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May 29, 2012

Shane Battier

MIAMI, FLORIDA: Practice Day

SHANE BATTIER:  It's really about playing hard and playing (Indiscernible).

Q.  And playing the 4 position, which is something‑‑ college okay, but pros.  You haven't really done that.
SHANE BATTIER:  I had to dust off some old Detroit Country Day videos and go back to my roots.

Q.  What's that been like?  David West, physical guy, now Brandon Bass, another strong guy at that spot.
SHANE BATTIER:  It's not easy.  It's not easy.  I'm good enough‑‑ a lot of pounds in the post.  You know, when you're dealing with stronger guys, you just have to be smarter.  You have to understand what they want to do and do your work early.  Because if you allow‑‑ use your strength and your (Indiscernible) concentration, they vary it.  My margin of error is very slim.

Q.  Do you anticipate them making any adjustments to you?  Even a lot of your stuff came with just effort 50‑50 ball‑type plays.
SHANE BATTIER:  Yeah, Doc is really good at making adjustments.  I don't know what those adjustments will be, but he'll have something (Indiscernible).

Q.  Dwyane talked about last night how there's less hero ball this year.  How has the offense changed?  Are points coming more within the offensive sets now as opposed to earlier in the season?
SHANE BATTIER:  Yeah.  I think the key for our team is just playing out on transition.  When you play out on transition, it's not really an option A and an option B and an option C.  It's just playing basketball.
We sort of made the switch to go to more open offense and playoff transition more, I think.  It's taking our offense to a different level.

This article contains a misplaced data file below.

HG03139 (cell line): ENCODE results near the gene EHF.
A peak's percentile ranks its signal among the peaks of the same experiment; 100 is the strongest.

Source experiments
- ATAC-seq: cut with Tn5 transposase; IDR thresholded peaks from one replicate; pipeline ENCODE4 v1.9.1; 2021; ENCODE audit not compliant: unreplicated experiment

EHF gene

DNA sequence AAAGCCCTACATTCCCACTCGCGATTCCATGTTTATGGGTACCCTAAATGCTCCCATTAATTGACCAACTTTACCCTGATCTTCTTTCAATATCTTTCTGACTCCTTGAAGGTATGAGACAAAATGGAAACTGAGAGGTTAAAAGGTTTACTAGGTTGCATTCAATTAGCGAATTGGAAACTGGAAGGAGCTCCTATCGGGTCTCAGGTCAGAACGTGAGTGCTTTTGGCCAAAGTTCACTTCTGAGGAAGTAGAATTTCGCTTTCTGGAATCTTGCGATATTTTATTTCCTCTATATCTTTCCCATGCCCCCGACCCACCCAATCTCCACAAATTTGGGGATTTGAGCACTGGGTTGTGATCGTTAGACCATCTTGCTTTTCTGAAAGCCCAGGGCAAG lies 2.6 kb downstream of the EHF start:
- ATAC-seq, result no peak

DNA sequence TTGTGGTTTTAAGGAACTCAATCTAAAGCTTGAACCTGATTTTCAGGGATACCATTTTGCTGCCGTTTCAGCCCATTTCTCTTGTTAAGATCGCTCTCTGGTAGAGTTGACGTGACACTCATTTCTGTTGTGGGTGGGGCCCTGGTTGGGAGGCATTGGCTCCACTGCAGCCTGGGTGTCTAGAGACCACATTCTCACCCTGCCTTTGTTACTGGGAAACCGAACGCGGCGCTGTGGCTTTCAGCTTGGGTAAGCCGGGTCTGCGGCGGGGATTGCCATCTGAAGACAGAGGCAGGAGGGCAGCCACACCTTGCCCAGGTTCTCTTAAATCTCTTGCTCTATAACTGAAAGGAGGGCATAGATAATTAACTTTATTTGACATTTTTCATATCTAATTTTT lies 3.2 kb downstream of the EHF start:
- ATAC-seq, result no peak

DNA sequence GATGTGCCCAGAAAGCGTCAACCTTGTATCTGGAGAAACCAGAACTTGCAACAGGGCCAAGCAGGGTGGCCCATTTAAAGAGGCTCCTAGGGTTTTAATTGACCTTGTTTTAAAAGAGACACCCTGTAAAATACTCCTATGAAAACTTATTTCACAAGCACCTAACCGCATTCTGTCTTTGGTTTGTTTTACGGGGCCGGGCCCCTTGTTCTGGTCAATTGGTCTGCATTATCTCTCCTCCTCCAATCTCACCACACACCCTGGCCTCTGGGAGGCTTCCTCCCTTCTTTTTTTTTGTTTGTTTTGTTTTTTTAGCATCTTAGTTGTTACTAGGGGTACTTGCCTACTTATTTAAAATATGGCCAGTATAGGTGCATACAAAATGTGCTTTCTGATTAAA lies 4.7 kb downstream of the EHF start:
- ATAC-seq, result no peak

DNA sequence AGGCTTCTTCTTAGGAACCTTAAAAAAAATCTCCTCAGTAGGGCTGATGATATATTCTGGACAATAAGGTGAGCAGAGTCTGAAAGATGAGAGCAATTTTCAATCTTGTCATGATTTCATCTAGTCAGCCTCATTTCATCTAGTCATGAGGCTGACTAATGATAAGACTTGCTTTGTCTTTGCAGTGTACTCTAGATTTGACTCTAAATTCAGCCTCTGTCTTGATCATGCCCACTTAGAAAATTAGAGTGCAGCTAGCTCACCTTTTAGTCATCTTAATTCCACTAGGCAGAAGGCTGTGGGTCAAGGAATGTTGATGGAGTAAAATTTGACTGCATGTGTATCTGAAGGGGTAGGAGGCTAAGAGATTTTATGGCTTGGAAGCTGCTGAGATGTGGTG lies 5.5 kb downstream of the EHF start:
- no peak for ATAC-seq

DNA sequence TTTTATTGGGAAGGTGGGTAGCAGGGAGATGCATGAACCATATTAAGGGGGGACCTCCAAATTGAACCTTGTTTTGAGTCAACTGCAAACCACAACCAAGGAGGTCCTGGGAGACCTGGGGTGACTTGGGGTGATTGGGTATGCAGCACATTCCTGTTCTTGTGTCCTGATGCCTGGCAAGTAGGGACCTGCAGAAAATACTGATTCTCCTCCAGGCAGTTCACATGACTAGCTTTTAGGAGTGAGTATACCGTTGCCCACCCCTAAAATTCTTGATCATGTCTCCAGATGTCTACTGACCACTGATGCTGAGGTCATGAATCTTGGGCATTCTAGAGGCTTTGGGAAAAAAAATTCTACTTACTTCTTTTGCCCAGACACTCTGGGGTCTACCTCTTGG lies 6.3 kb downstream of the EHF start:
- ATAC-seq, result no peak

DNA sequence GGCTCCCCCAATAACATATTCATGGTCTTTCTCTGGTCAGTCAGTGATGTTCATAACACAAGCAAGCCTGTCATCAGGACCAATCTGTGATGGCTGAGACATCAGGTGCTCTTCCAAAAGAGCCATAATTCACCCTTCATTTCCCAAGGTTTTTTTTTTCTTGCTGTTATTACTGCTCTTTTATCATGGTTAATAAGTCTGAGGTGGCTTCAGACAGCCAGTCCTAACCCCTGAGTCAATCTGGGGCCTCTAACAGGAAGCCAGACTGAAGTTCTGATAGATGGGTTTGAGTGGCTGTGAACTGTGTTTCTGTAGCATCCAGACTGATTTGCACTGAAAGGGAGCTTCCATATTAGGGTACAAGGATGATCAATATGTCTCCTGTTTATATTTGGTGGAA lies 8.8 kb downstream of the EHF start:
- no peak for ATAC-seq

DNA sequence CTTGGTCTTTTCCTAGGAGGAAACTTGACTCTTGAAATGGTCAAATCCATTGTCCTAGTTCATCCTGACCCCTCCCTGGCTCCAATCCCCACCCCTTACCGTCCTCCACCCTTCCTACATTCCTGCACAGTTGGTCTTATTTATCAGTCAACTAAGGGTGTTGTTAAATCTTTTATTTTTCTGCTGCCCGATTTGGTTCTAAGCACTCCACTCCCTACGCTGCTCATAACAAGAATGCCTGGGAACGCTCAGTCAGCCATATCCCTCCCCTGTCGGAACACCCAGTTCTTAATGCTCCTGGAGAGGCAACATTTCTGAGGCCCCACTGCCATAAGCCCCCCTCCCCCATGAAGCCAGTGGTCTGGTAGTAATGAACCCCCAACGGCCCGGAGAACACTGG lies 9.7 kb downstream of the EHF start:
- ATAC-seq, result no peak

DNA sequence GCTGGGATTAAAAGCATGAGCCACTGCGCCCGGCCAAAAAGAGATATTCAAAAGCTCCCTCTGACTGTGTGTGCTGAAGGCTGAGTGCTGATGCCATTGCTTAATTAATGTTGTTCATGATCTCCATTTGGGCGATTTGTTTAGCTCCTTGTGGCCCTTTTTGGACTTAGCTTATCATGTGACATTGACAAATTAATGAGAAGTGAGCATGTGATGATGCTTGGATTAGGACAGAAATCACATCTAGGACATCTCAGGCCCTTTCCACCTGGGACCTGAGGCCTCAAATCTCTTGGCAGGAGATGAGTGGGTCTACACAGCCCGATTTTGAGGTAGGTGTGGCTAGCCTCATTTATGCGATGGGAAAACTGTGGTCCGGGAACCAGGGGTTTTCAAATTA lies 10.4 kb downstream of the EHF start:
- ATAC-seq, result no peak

Q.  How much did it help that you guys saw zone defense so early in the season, and last night obviously in the fourth quarter they‑‑
SHANE BATTIER:  Yeah, we expected that.  From day one in training camp we knew we were going to see a lot of zone.  Especially when LeBron and Dwyane are rolling like that.  Just to give us a different look.  We did quite a bit of practice and games this year against the zone.

Q.  How different is it being a role player here than maybe other places you've played or other players you've played with?
SHANE BATTIER:  Hey, every player in this league is a role player.  That's a secret.  It's just some have the role to score‑‑

Q.  To be a star.
SHANE BATTIER:  To be a 30 or 40‑point scorer.  We're all role players.  It's just doing your job.  Everyone has a job to do.  Every job is vital if you want to win.  So that's the approach that the solid role players take.  It's no different here than other places I've been.

Q.  Does it come with experience to accept being a role player and accepting what your role is to be successful?
SHANE BATTIER:  Well, I'm in a much different place.  Obviously Mike Miller, James Jones, we've made our money, so to speak.  We're not playing for contracts.  We're playing for a championship.  And so when you're playing purely for a championship and nothing else, it's easy to sacrifice stats, it's easy to sacrifice notoriety.  We don't care.  We laugh about it.  We don't care.  As long as we win and we do our jobs, that's all that matters.
For younger players it's tougher, no question.  You're trying to establish yourself in this league and trying to get that next contract and trying to stay in the league.  If you're one of the old farts, it's not as difficult.

FastScripts Transcript by ASAP Sports

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